VALDOSTA — PLAY REVIEW
A special thing can happen while watching Theatre Guild Valdosta’s production of “To Kill a Mockingbird” ... if you let it.
You can forget the famed movie starring Gregory Peck as Atticus Finch and enjoy the Guild production as it allows the stage adaptation of Harper Lee’s beloved and familiar novel to unfold.
That’s a tall order, but the Guild’s cast, crew and production team are up to the task.
Josh Robertson comfortably plays the role of Atticus Finch, a white Southern lawyer compelled to defend a wrongly accused black man in a small, segregated, Depression-era Southern town. Robertson does what is expected of the character — he presents a patient, stoic, compassionate and wise Atticus. Robertson plays this character with great strength and conviction but he also reveals a few stress fractures making Atticus all the more human. Robertson plays Atticus with smooth subtlety. He never seems to be acting but rather Robertson inhabits the role.
Maggie Tarpley is another marvel. The fifth-grader plays Scout, Atticus’ tom-boyish daughter. She brings Scout to vivid life on The Dosta Playhouse stage. She plays her young character with all of the characteristics one would expect, but as an actress, Maggie Tarpley may well be wise beyond her years as she seems to understand the nuances of the action surrounding her character. Remember, Harper Lee was an adult writing from the viewpoint of a child. Maggie Tarpley gives a remarkable performance.
So do many others in this drama.
To translate the story from book to stage, playwright Christopher Sergel uses Finch neighbor Maudie Atkinson as a narrator who addresses the audiences between several scenes; Lynnette Kenworthy has directed and worked back stage in several Guild productions; she makes a memorable acting debut as Maudie.
Sommers Coleman plays Jem Finch with righteous vitality, a boy who can’t initially understand why his father, Atticus, does the things he does, but who comes to understand his father while losing a grip on understanding the fairness of the world.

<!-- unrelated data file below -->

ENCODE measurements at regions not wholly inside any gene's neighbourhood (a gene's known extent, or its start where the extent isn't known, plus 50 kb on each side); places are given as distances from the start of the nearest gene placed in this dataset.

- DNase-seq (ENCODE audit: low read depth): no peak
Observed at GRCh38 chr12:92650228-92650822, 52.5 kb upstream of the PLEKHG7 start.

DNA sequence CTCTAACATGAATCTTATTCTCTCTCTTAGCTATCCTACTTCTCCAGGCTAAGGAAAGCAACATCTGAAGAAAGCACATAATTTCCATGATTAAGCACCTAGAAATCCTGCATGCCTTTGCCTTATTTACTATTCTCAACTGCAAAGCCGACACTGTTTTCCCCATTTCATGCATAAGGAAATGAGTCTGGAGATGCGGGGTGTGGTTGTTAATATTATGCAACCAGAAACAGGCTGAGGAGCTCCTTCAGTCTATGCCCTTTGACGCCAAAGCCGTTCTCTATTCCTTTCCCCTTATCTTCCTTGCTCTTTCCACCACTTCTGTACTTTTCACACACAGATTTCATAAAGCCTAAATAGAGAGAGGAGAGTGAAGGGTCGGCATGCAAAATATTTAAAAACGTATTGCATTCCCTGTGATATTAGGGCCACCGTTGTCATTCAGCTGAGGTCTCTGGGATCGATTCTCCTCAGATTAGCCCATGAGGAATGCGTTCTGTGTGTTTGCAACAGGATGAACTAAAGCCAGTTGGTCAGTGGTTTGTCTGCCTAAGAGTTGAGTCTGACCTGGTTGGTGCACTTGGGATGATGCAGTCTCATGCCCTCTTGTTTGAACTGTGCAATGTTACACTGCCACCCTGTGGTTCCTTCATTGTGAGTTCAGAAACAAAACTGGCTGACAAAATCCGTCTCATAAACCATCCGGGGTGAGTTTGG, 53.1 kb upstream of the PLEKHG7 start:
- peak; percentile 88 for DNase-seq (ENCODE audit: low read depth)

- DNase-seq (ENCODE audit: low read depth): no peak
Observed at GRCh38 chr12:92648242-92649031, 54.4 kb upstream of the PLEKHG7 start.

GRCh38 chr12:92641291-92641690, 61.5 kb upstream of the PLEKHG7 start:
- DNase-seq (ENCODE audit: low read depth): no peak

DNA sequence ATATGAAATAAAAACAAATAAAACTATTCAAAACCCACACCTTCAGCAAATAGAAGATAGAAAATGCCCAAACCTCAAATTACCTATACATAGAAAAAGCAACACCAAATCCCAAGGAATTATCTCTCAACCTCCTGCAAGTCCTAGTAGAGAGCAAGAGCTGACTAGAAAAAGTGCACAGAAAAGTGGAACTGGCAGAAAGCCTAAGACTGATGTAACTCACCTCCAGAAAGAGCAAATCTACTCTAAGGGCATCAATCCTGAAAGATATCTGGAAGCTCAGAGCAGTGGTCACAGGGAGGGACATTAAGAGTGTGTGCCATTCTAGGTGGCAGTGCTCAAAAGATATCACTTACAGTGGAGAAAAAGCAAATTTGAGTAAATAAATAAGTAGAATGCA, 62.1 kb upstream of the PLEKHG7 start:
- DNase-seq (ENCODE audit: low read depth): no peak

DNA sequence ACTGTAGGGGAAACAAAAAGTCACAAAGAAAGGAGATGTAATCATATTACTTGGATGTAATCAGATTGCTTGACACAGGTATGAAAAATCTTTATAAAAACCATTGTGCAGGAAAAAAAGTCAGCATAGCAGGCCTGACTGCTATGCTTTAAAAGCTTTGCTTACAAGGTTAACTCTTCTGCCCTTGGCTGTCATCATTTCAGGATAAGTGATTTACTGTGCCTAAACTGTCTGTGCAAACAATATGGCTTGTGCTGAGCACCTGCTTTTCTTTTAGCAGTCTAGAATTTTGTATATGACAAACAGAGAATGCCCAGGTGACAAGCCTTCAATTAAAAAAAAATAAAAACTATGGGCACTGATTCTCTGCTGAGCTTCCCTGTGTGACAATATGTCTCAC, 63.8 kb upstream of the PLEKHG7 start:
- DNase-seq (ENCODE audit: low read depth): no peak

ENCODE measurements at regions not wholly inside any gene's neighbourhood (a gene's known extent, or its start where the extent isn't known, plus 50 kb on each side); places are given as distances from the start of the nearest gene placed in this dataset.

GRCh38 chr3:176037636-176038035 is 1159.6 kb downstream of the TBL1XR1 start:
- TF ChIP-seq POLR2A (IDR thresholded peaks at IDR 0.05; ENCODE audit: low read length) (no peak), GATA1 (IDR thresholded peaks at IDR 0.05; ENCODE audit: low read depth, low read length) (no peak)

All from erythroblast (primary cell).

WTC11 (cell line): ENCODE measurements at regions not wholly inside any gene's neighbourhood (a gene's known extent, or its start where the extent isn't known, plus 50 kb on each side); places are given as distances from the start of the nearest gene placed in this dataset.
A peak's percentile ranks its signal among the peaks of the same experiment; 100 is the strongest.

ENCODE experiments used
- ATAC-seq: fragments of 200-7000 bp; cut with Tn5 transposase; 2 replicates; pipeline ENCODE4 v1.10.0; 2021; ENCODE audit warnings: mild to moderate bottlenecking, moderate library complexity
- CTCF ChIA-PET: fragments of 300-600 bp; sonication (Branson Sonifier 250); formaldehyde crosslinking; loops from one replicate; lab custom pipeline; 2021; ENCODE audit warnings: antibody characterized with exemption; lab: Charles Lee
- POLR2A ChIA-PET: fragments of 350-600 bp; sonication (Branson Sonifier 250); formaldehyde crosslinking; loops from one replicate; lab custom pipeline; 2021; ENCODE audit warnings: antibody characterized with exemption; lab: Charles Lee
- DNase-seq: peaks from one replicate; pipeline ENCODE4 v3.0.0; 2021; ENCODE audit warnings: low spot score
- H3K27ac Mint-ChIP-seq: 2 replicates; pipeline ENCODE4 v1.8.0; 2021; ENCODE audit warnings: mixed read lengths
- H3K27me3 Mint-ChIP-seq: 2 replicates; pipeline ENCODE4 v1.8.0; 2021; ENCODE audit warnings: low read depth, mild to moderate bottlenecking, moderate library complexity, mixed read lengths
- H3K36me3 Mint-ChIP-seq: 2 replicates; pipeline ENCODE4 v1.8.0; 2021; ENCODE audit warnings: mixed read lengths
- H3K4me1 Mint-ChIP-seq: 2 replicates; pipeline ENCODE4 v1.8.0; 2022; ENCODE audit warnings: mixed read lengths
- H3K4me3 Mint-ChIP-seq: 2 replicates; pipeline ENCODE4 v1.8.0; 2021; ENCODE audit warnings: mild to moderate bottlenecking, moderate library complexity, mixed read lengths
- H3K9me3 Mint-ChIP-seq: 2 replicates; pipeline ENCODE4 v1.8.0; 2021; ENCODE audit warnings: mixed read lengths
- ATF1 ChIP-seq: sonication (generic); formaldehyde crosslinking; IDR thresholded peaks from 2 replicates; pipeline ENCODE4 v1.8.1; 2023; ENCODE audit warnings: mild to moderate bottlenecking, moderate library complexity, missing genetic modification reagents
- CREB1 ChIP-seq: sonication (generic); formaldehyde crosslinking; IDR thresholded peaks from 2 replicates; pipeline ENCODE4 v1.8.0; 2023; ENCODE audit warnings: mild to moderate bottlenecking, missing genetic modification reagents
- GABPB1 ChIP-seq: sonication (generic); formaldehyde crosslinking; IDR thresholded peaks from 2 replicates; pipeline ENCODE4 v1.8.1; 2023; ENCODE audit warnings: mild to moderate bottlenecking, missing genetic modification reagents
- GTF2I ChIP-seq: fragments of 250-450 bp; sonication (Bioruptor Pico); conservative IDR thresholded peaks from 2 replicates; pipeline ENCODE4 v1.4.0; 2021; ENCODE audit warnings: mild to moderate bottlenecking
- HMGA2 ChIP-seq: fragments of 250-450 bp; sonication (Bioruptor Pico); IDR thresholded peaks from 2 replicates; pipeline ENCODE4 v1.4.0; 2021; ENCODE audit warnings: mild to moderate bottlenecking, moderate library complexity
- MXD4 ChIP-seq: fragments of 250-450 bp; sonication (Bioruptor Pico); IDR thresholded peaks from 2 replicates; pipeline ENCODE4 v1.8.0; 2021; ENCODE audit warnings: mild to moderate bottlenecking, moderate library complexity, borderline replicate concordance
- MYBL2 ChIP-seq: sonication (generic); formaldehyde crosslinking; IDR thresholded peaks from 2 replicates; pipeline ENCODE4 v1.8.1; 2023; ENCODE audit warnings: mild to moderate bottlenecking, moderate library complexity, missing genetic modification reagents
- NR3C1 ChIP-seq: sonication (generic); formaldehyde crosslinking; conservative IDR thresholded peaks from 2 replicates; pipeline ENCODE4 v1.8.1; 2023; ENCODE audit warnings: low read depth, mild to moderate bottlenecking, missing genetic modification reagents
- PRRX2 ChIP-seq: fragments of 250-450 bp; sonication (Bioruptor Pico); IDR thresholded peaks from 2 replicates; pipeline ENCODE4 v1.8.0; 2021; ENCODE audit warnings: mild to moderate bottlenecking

Each performance from the principal players to the supporting cast to the extras brings a facet of authenticity to this play. They are helped by great costume choices and a dually aesthetic and practical set design by Grant Brown and John Mitchell. The lighting is also noteworthy, especially in the climactic scene of the children’s walk home from a fall festival.
Show director Patti Cook does so many things right with the Guild’s “To Kill a Mockingbird.” She creates a slice of life. She lets this play breathe. She allows some scenes to resemble live clips of the movie while allowing other scenes to develop a distinct personality of their own.
She wisely does not curb the show’s language. Some audience members may be offended by the repeated use of the N-word but its usage reflects not only the era but part of the conditional obstacles faced by the town’s black community and the white man who dares defend one of its members. Hearing the word, especially said by children, is like a slap in the face, which is why its usage is so important here.
Patti Cook deserves as much applause and cheers as the show’s principals receive at curtain call.
This review is based on the Sunday, Dec. 8, performance.
At A Glance: Theatre Guild Valdosta’s “To Kill a Mockingbird” continues 7:30 p.m., Thursday, Friday, Saturday, Dec. 12-14, The Dosta Playhouse, 122 N. Ashley St. Reservations, more information: Call (229) 24-STAGE; or visit www.theatreguildvaldosta.com